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Recently, our Co-Founder Aljaxander Skrabowsky had an interview with Devby media outlet. Below are his most insightful ideas about various aspects of the venture studio phenomenon — from the model of working with startups to fundraising issues and DŌBRA’s unique features (published in abridged form with minor changes).

About Skrabowsky and “Dobra” before DŌBRA

Aljaxander Skrabowsky is an independent entrepreneur and impact investor, former co-founder, and director of the Belarusian Dobra Foundation. It was a non-profit organization dedicated to developing social innovations, promoting responsible and sustainable business practices, and organizing the Social Weekend contest of social projects for over 8 years.

During this time, more than 4,000 unique ideas took part in Social Weekend, with the contest supporting ideas worth over 1 million dollars. However, Dobra was liquidated by Belarusian authorities in the summer of 2021.

DŌBRA Studio Features

— We have tried different approaches to working with startups, so we came to the venture studio model evolutionarily, — Aljaxander explains. — The studio format seemed promising, as it allows the best of both the accelerator and the fund.

Our unique approach is focusing on one topic domain for all projects in a batch. We believe this increases startups’ chances of survival. Startup teams exchange expertise and developments at the operational level, strengthening each other. At the same time if a studio concept fails to pass validation and is shut down, the teams are redistributed without losing their accumulated expertise and onboarding time.

The core team of the studio, all the way up to the Seed round acts as operations team distributed across the startups, not just advisors, mentors, or board members. This is one reason why studios today have higher project survival rates than funds or accelerators.

The Cornerstone of Positive Impact

As a venture studio with a strong focus on impact, we conducted a large-scale survey before launching the first batch to find the issue that most affects society today. The result was a focus on mental well-being.

According to WHO, 1 in 8 people in the world suffers from a mental disorder (970 million people), and 1 in 4 will face mental or neurological problems at some point in their lives. There are over 10,000 apps and tech solutions for preventing and treating mental disorders worldwide, but only a few significantly improve the situation.

While working with startups from the idea stage, we held a Grand Prix — a series of modified hackathons to gather insights and consider around 1,000 ideas on the topic. We concluded with 98 promising insights for solutions and managed to pre-validate 14 tech product concepts within the studio. Four turned into pilot products and have already entered test markets:

Global Expertise and Unified Vision

Our team comprises 17 people living in 7 countries and 4 time zones. We have a core team covering HR, legal, marketing, expert scouting, and other areas. Another part — designers, developers — focuses solely on the products.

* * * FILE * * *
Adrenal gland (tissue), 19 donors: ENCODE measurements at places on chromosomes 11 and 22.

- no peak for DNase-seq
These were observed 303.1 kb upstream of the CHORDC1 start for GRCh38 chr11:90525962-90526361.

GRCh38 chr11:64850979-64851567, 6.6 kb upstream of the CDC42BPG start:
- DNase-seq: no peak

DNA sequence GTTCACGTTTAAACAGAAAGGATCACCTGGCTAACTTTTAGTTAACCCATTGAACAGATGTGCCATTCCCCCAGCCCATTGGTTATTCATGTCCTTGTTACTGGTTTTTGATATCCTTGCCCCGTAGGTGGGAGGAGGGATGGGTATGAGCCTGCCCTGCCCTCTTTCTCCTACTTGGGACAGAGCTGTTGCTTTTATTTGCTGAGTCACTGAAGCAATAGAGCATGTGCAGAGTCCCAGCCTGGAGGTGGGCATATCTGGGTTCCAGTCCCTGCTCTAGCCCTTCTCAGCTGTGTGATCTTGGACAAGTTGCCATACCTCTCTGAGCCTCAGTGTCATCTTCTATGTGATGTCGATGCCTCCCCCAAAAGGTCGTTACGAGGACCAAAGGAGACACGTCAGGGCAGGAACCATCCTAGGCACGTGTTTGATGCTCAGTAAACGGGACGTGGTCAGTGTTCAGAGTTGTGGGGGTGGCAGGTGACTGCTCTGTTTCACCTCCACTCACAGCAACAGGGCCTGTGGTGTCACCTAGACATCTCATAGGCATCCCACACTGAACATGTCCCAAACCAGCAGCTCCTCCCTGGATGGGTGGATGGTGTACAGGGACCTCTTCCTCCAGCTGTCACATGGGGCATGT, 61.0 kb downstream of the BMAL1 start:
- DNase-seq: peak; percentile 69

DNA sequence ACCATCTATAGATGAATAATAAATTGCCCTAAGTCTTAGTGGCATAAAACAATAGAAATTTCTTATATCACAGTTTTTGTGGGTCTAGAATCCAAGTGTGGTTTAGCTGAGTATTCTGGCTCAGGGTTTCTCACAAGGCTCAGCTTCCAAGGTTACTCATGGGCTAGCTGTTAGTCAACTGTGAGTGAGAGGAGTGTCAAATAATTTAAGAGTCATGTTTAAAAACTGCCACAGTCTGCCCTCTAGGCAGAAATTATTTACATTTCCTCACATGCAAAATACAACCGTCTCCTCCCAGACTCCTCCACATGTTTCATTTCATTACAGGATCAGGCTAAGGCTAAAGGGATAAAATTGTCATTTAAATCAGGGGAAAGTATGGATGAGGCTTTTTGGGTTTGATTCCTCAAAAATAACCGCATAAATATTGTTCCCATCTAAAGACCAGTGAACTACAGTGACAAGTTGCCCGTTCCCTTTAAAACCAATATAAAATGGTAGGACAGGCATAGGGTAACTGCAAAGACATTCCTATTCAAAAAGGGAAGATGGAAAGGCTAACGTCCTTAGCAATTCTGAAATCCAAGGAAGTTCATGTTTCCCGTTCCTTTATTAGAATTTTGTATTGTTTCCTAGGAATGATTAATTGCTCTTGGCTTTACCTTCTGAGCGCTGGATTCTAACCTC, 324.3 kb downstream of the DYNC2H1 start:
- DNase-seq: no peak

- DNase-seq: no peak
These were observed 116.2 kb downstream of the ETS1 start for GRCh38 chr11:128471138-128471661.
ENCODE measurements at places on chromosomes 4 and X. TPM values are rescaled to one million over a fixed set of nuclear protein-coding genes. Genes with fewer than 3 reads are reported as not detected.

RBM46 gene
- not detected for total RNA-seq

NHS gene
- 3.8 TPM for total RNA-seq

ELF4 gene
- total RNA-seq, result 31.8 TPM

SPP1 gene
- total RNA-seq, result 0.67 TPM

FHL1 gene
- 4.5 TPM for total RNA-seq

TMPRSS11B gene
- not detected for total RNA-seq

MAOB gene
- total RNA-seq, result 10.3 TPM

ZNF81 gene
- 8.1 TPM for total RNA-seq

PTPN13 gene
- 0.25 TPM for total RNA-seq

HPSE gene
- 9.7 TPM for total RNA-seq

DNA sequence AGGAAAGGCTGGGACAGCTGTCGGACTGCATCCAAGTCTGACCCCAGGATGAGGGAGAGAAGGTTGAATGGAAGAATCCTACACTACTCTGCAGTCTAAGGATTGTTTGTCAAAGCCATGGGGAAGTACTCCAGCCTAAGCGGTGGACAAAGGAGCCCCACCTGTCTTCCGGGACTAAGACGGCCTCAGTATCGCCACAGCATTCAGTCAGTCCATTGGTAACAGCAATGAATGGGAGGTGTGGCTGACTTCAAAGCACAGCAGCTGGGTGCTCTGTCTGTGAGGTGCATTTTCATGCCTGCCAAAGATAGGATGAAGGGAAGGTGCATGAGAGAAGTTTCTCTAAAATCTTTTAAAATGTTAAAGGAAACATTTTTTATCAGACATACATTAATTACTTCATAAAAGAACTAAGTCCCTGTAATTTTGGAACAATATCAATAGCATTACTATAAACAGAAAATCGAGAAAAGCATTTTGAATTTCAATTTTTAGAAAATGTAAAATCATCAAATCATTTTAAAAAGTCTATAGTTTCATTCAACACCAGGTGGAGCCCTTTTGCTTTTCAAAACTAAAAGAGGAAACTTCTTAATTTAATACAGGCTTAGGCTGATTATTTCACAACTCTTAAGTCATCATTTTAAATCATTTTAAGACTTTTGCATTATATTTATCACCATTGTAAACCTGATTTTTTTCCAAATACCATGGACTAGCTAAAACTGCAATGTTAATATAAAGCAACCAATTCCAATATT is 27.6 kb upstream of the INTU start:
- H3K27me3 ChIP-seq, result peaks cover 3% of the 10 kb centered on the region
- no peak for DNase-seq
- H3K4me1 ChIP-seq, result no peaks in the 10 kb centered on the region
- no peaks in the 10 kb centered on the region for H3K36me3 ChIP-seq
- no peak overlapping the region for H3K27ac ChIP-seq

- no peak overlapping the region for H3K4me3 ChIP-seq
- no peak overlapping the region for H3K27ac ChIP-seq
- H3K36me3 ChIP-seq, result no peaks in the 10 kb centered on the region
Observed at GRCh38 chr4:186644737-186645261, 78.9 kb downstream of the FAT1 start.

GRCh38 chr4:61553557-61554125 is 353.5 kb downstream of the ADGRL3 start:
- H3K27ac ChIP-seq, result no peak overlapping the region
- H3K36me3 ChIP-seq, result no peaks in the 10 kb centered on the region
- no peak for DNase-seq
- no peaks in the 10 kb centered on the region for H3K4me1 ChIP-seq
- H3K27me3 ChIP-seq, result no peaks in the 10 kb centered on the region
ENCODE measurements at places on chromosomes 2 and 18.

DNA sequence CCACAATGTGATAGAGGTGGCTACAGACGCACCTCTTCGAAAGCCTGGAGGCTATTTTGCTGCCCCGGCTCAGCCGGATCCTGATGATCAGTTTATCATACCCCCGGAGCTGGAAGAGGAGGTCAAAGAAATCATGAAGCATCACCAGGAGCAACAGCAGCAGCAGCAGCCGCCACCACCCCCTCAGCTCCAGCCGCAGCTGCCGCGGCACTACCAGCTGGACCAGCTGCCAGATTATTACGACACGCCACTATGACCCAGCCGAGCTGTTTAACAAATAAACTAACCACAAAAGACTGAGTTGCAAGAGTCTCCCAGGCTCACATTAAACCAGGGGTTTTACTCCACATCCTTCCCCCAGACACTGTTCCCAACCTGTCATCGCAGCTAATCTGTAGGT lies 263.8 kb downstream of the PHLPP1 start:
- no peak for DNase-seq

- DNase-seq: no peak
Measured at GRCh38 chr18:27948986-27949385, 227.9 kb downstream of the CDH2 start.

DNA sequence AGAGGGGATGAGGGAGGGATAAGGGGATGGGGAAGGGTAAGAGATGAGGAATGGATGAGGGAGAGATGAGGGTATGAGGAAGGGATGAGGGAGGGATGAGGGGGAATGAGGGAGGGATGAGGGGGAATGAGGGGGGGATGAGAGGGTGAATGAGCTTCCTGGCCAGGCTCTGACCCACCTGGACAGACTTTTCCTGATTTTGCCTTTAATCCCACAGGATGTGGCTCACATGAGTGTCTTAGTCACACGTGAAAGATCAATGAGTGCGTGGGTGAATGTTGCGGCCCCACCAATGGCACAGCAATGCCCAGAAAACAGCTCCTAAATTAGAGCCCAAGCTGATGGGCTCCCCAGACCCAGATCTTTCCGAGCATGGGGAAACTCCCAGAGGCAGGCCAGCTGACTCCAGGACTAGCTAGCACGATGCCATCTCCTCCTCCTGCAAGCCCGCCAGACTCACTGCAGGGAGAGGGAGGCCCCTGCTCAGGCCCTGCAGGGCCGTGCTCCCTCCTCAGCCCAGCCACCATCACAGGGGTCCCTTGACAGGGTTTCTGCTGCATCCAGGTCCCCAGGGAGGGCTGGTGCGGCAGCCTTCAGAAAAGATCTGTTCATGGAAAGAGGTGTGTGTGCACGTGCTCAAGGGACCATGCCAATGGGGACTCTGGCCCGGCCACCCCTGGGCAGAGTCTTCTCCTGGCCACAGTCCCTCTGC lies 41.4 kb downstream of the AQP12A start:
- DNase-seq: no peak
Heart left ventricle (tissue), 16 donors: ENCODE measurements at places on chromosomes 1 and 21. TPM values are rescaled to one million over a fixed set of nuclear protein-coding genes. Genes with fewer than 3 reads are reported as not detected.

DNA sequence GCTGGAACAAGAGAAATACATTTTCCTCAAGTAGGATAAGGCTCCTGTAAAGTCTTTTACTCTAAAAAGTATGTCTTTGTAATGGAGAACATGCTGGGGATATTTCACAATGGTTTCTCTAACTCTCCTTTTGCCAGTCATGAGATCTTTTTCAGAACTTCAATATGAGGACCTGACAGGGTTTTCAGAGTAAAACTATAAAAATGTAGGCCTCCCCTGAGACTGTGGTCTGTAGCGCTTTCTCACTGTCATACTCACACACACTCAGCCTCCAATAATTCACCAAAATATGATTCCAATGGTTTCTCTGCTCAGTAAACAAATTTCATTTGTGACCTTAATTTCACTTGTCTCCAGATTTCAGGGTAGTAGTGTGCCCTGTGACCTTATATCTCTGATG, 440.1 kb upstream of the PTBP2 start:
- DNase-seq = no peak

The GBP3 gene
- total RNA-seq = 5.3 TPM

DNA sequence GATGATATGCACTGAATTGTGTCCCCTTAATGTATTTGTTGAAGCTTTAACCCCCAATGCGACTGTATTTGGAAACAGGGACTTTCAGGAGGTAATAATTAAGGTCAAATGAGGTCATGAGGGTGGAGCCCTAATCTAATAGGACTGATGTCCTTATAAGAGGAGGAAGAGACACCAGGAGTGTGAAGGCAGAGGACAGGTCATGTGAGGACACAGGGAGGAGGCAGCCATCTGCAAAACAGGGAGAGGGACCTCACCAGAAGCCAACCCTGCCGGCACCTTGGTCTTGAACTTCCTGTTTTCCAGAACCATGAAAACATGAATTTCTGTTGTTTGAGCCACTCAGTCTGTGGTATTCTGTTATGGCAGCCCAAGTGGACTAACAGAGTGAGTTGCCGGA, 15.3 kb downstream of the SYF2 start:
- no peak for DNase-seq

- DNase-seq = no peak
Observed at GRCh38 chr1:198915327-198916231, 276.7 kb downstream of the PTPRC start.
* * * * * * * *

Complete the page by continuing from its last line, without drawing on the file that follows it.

Our product owners don’t need to look for contractors or team members for product design, marketing, medical consultants, or enablers. These are all handled by the core team. This makes us the best option for those who dream of their own startup but realize they cannot manage solo-founding or work as a developer for a share on vesting for 4 years. Note that up to 60% of the share of startups is reserved for our co-founders.

Additionally, 10% of the value of future startups in the form of Grand Prix tokens is reserved for mentors and advisers. During Social Weekend, I observed many times when a mentor’s advice or recommendation had a tremendous impact on a project: founders found PMF, partnerships, investors, etc. Often, those who gave this useful advice received nothing but words of gratitude for their contribution.

Therefore, when launching the venture studio, we wanted to establish mechanics that would allow us to thank all those involved in our success. As a result, we reserved 10% of the value of future startups in the form of tokens. To implement this idea and guarantee fulfillment of this obligation, we have an agreement with KOOS.io.

Venture Studio Fundraising Dynamics

Studio fundraising has significant differences, and it is the task of studio co-founders rather than startup teams. Generally, it’s the same stages as a conventional startup: with investors’ pipelines, pitch decks, and lots of meetings. This work is ongoing: we raise about 200–250 thousand euros per quarter on a permanent basis, not from round to round.

At this stage, private investors have invested in our projects, and we have also attracted R&D grant money. Altogether, about 500 thousand euros.

Closer to the fall, all projects will become separate startups at the legal entity and team level. The studio will remain a shareholder. Further development (inside or outside the studio) will depend on the investor’s wishes and capabilities. At the same time, we plan to raise external funding for each of the startups.

Learn more about our latest event and our startups here: https://meet.dobra.world/